The failure of the January 6 attack on the United States Capitol to overturn the 2020 election led many progressives and socialists to think Donald Trump was finished.
But it has become clearer that the Republican Party remains under Trump’s control.
The Republican Party’s united and concerted drive against the right to vote is justified by Trump’s continued assertion — supported by most Republican lawmakers — that he “won” the election, but was deprived of his victory by widespread electoral “fraud”.
Consequently, their drive against voting rights — which is being drummed up in the rightist media and supported by Republicans in the Senate and House — is just an attempt to “eliminate” this fraud.
Voter suppression laws were rushed through in Georgia on March 25. If this drive succeeds in enough key states, it will guarantee Republican majorities in both houses of Congress in the next two to four years, and a Republican presidency.
In other words, the minority party will have the majority in the government.
Right now, these laws are being legally challenged in some states and will probably reach the Supreme Court — which will be a test of its reactionary majority.
Mass actions by Blacks and their supporters will also come into play to fight against these proposed laws.
Already, widespread denunciation of Georgia’s law resulted in a Major League Baseball game being moved from Atlanta.
Trump jumped in to publicly denounce the move.
It has also resulted in Georgia-based corporations like Delta Airlines and Coca Cola to reverse their earlier positions, and oppose the law.
Trump’s loyal base
Right now, Trump remains the dominant “cult” party leader. No other Republican politician has as much support from the party’s base as Trump and they fear being placed on his public list of enemies.
Trumpism has meant more open racism and authoritarianism. A significant section of the capitalist ruling class supports his authoritarian drive, indicated by the fact that one of the two capitalist parties has fallen into line behind him.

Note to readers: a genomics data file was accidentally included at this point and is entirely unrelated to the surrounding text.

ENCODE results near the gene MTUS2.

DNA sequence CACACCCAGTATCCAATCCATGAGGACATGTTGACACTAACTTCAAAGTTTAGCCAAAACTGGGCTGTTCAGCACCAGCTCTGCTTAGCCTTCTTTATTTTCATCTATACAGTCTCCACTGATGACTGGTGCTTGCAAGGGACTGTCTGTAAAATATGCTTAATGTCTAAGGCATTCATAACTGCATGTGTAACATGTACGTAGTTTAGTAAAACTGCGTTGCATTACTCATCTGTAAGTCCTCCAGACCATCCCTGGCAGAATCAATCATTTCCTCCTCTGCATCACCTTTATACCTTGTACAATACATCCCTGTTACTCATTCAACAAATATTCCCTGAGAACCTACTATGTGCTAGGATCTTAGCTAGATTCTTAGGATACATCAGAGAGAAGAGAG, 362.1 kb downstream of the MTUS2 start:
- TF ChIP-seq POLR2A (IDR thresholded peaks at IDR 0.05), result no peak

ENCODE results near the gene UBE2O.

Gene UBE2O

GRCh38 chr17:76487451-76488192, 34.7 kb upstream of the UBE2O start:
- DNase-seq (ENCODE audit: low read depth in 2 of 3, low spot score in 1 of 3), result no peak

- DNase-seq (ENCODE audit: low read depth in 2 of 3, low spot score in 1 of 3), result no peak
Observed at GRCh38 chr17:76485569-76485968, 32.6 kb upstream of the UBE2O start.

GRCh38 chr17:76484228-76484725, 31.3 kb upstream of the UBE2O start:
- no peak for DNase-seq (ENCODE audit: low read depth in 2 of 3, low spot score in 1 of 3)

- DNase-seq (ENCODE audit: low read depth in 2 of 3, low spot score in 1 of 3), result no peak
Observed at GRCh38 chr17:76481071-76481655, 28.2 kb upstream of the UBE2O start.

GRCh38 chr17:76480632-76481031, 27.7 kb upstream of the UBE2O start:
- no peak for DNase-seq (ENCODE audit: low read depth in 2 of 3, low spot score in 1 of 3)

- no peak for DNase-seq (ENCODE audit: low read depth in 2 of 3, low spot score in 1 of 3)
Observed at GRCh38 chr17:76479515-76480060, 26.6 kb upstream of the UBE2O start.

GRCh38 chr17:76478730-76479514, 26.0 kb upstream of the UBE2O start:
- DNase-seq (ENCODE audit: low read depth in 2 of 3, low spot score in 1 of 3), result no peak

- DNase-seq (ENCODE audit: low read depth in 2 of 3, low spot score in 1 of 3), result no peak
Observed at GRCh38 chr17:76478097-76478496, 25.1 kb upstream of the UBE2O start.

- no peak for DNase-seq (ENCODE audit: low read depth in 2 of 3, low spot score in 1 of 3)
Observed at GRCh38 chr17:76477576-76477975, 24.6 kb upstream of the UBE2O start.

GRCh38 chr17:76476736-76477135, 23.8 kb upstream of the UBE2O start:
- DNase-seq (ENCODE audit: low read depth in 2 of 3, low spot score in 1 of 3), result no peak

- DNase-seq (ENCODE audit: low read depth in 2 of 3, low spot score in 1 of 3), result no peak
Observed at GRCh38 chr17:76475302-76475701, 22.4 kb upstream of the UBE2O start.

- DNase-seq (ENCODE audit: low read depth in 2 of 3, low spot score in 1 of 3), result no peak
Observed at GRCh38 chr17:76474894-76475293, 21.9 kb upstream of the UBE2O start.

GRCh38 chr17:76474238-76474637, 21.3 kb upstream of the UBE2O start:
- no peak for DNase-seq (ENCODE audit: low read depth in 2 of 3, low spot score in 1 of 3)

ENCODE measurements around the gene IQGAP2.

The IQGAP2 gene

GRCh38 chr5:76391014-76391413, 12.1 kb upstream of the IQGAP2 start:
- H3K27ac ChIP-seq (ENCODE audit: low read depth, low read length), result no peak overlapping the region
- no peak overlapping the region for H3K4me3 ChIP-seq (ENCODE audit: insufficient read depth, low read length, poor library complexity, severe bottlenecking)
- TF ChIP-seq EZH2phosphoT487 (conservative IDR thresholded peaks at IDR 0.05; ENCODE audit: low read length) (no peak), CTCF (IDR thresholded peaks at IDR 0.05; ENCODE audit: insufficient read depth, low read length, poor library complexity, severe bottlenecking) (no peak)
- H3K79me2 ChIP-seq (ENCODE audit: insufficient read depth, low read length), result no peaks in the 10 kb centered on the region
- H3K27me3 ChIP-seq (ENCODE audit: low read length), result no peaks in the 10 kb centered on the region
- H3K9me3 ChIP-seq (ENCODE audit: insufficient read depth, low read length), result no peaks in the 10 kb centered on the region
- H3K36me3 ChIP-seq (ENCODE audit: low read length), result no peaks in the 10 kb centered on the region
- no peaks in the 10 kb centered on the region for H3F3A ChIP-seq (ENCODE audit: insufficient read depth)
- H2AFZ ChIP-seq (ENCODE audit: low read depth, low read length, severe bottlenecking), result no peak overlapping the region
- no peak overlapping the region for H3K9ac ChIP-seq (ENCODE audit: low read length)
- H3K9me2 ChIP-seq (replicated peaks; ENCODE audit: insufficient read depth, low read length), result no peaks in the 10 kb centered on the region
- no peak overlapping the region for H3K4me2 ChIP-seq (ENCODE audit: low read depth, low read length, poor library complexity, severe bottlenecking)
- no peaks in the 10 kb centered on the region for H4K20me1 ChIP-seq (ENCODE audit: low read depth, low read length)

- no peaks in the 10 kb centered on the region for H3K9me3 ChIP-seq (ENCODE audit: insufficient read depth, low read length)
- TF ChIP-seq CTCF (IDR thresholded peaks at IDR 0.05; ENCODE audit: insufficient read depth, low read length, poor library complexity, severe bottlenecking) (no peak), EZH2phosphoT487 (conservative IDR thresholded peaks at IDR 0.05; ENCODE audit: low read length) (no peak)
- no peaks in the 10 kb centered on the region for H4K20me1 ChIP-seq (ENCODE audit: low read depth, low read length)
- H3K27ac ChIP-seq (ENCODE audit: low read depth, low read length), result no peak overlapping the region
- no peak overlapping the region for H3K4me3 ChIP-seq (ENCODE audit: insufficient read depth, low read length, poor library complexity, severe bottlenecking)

From the start of his campaign to win the Republican nomination in 2016, Trump has consistently projected himself as the strongman who can set the country right. In the debates with his rivals for the nomination, he belittled them as weak and as “losers”.
Coupled with his open racism, his stance rallied Republican voters in the primaries to his promises to “drain the swamp” in Washington, push back African-Americans, turn back refugees from Latin America and immigrants without documents, keep out Muslims, and so on.
Many Republican voters viewed Trump’s authoritarianism with enthusiasm. He created a hardcore base of tens of millions of racist whites of all classes, which remained loyal to him throughout his presidency, and still are.
Between democracy and fascism
There are many forms of capitalist class rule between bourgeois democracy and fascism.
One example is the emergence of a strongman in a period of stagnation and deadlock in the organs of bourgeois democracy, which Marx called Bonapartism, after the 1851 coup of Louis Bonaparte in France.